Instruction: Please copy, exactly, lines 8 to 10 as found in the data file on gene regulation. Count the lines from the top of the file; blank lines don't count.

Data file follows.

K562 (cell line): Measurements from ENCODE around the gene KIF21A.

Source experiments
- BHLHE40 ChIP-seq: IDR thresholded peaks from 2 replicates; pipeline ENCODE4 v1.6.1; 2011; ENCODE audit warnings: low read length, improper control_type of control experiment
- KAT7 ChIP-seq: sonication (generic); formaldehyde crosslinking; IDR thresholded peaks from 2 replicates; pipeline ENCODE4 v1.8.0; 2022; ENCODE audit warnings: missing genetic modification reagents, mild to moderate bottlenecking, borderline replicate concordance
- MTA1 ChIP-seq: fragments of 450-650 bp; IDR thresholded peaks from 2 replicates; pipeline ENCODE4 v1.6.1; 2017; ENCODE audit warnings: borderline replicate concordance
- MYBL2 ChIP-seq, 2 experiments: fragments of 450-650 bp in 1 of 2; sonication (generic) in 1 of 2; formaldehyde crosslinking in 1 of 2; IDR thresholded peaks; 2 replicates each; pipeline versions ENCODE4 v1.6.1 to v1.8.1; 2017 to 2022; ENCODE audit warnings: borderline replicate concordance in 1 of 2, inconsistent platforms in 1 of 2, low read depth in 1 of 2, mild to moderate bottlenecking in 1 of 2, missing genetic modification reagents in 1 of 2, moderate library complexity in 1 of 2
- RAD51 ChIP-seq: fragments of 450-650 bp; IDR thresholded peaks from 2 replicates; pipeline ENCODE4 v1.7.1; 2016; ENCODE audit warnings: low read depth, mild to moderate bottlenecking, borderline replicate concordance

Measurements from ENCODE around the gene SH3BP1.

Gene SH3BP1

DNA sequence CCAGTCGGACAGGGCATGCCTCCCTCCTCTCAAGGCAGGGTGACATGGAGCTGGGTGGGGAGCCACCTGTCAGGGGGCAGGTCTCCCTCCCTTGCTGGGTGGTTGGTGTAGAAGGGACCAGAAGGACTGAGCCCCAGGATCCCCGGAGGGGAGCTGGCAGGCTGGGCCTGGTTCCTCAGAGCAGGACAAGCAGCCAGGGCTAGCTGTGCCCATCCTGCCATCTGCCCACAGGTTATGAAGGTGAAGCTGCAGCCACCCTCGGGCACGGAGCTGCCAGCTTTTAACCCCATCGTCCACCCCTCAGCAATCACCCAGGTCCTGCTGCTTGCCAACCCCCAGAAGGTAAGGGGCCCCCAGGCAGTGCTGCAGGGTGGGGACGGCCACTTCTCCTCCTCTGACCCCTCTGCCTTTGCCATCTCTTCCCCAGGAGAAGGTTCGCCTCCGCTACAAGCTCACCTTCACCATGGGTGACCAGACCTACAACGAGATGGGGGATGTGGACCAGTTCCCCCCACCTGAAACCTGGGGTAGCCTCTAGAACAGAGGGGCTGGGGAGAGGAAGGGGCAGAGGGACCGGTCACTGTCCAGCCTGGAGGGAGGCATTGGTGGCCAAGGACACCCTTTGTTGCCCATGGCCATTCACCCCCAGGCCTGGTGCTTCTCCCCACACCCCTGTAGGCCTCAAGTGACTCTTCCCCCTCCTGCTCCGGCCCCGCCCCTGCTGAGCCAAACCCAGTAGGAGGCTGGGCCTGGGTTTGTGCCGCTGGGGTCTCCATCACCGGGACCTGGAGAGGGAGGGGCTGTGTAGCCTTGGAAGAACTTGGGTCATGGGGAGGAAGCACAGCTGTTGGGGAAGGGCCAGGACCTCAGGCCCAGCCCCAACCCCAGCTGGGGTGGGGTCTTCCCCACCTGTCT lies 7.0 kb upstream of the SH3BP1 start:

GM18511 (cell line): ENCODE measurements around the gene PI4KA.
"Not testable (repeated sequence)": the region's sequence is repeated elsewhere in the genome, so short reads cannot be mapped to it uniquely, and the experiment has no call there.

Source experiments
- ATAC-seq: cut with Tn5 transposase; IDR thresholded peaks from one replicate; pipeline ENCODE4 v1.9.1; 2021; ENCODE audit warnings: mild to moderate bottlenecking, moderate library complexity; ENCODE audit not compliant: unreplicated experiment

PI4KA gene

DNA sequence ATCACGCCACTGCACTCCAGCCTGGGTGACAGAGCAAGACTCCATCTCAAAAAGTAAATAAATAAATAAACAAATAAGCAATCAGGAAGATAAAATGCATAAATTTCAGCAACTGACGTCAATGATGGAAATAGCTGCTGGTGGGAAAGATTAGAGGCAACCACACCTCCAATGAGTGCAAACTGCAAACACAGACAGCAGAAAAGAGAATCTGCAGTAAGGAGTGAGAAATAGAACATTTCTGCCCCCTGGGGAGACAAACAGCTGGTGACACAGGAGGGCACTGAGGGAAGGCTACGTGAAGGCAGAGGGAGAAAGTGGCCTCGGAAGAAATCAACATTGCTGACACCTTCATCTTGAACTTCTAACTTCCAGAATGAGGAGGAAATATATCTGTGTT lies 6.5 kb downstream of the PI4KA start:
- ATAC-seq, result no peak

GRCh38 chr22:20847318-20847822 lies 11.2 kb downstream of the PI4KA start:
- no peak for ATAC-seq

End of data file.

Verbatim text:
Measurements from ENCODE around the gene SH3BP1.

Gene SH3BP1

DNA sequence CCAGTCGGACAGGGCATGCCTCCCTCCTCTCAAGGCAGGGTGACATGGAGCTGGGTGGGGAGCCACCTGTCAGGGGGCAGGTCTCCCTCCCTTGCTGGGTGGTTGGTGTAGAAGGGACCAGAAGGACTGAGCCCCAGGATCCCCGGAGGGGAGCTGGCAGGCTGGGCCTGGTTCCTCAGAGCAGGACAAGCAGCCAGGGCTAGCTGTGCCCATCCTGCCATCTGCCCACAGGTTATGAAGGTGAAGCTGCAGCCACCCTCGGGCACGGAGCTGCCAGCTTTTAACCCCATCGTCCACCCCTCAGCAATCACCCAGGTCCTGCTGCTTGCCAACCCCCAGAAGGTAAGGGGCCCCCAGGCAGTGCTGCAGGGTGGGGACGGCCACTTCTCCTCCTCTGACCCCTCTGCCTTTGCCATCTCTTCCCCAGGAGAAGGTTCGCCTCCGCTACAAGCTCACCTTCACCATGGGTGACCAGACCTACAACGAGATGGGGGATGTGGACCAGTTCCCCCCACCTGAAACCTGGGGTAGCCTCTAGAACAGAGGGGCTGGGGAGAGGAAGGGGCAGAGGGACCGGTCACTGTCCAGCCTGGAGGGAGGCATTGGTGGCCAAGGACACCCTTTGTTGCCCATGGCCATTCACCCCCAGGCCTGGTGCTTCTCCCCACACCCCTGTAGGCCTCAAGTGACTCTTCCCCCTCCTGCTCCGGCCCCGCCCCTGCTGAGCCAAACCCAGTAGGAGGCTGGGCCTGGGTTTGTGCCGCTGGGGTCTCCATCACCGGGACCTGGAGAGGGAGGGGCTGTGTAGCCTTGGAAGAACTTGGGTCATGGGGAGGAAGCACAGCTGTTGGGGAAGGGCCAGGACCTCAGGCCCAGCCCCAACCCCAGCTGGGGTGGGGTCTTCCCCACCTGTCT lies 7.0 kb upstream of the SH3BP1 start: